Mexican Feather GrassNassella tenuissima (= Stipa tenuissima)
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Nassella tenuissima (= Stipa tenuissima)
Outdoor Growing zone
Mexican Feather Grass has the finest foliage of any ornamental grass. It forms soft plumes of hair-like silvery-green leaves, that sway gracefully in the slightest breeze. This grass grows a little over 2 feet tall and has feathery beige sprays of seed-heads from mid-summer into winter. It looks especially beautiful in fall, and it fits well with fall-blooming plants. It grows from Zone 6 and warmer, thriving in full sun, and even in poor, dry soils. This is the ideal choice for low-maintenance gardens, and natural cottage gardens too. It looks perfect in containers and pots, with or without flowers added. There is a calming beauty about grasses that is relaxing to look at, even in the simplest planting arrangement. Plant this grass in clumps or drifts and watch it sway and billow in the breeze, like ocean waves.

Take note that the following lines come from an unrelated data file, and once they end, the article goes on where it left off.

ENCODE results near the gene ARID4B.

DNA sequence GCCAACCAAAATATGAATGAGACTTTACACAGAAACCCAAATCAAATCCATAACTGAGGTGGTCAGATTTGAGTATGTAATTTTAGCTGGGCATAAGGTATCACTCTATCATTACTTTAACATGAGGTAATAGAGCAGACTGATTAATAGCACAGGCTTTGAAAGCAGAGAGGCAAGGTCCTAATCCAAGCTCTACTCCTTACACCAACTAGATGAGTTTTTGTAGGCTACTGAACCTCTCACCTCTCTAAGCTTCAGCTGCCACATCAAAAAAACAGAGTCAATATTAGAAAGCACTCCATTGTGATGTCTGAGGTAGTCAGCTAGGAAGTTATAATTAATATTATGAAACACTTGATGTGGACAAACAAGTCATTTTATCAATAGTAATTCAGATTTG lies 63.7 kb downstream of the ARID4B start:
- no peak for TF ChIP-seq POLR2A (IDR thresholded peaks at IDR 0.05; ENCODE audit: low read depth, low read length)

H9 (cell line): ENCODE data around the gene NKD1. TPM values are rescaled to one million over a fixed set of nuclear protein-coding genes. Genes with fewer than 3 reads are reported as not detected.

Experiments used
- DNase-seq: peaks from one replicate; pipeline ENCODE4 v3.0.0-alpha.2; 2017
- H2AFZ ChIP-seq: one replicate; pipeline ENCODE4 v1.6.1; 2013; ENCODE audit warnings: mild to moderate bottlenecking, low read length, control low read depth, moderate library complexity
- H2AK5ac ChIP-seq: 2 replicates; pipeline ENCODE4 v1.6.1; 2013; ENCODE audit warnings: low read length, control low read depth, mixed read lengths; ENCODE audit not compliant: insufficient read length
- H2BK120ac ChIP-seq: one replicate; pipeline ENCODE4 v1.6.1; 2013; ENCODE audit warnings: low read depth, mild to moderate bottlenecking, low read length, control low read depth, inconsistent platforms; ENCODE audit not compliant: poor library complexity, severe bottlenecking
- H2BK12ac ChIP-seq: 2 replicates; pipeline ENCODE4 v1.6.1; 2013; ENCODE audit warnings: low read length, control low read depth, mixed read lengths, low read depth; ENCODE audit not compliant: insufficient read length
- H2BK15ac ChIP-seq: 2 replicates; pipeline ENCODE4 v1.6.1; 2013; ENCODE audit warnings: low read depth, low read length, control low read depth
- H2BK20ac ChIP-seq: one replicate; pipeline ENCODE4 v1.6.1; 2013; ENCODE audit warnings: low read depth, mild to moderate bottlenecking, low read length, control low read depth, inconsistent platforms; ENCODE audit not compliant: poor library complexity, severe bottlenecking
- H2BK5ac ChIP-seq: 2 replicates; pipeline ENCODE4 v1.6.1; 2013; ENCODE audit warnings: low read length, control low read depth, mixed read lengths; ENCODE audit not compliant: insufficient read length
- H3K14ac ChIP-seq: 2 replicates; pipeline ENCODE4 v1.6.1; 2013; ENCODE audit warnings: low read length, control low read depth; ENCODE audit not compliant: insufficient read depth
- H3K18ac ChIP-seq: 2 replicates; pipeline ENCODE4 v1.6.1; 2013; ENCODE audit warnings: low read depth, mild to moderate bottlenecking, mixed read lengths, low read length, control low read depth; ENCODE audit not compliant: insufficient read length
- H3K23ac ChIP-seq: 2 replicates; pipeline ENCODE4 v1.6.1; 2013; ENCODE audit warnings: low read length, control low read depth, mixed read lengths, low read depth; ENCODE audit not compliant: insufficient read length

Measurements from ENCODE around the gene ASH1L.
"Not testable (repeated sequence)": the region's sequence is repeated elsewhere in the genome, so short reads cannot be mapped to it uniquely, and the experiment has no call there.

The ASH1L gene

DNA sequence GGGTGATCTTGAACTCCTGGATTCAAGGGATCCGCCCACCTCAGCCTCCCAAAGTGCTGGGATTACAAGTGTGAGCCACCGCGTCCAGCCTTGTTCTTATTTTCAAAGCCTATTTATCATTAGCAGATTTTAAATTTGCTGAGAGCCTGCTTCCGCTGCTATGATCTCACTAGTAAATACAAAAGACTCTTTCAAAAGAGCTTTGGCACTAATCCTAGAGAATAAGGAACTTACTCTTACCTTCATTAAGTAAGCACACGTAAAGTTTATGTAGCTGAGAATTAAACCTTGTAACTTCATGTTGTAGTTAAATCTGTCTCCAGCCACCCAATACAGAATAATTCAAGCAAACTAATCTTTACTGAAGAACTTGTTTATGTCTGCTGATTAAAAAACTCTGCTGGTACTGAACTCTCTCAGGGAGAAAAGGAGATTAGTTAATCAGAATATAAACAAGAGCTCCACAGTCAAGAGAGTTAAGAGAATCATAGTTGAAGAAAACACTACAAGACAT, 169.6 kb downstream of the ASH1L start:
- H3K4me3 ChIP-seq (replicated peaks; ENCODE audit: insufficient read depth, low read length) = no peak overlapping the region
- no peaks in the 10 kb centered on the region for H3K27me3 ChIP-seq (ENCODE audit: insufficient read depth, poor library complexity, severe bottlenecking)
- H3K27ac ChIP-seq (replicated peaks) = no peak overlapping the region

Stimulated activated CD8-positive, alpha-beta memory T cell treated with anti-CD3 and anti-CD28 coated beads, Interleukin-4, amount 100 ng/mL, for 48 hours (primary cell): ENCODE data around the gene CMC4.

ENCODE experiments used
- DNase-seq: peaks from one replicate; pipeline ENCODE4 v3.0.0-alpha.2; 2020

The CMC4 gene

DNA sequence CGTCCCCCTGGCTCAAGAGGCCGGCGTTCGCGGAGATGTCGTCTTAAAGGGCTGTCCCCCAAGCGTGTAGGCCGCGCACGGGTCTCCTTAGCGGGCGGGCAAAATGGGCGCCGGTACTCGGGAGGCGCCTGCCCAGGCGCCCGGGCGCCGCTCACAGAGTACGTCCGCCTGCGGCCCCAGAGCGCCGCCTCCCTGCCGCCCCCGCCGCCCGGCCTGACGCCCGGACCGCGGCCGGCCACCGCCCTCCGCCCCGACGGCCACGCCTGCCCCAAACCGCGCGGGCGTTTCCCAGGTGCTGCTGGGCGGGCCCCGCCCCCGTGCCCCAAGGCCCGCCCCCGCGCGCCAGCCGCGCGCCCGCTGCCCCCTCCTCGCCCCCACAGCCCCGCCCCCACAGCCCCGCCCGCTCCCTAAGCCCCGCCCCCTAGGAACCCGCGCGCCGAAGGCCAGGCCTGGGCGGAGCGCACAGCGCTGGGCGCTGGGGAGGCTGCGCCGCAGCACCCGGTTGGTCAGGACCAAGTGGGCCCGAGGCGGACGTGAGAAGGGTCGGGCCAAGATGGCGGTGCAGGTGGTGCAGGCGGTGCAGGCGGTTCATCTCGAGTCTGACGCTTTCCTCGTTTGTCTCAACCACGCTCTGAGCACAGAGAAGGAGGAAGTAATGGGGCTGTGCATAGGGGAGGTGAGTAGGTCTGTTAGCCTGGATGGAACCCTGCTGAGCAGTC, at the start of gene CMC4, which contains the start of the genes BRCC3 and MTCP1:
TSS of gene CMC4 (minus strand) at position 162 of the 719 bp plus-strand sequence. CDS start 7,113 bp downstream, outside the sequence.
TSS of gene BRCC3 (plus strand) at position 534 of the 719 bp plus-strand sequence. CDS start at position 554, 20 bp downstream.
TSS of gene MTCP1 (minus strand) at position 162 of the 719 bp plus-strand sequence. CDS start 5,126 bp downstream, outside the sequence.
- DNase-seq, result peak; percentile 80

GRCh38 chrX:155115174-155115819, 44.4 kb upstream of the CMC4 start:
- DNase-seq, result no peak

You can easily grow Mexican Feather Grass in any sunny spot. It prefers drier, well-drained soils, including sandy soil, and it is easy to care for – just trim back to a couple of inches tall in early spring, before new growth begins. It is not eaten by rabbits or deer, so you can grow it at a cottage, or in any natural style of garden. It has no pests or diseases either. In Zones 9 and 10 this grass has been known to invade natural areas and pastureland, so grow instead Dwarf Fountain Grass.
Ornamental grasses come in many forms – some are large, with bold foliage, while others are smaller. Some have very fine leaves, making a soft, feathery effect, and Mexican Feather Grass is the top-pick of this type, with its fine, soft foliage creating a delicate look – although in fact it is a tough, easy to grow plant.
This is a beautiful grass with a graceful, airy look, and it is also drought-resistant and thrives in drier areas. Problems with this grass in Australia do not apply in most of the USA, since this grass already existed as part of our native flora. For cooler regions, this grass is perfectly safe, and all gardeners love the soft, flowing look at this plant. Our stocks are limited, so order this popular grass now, while stocks last.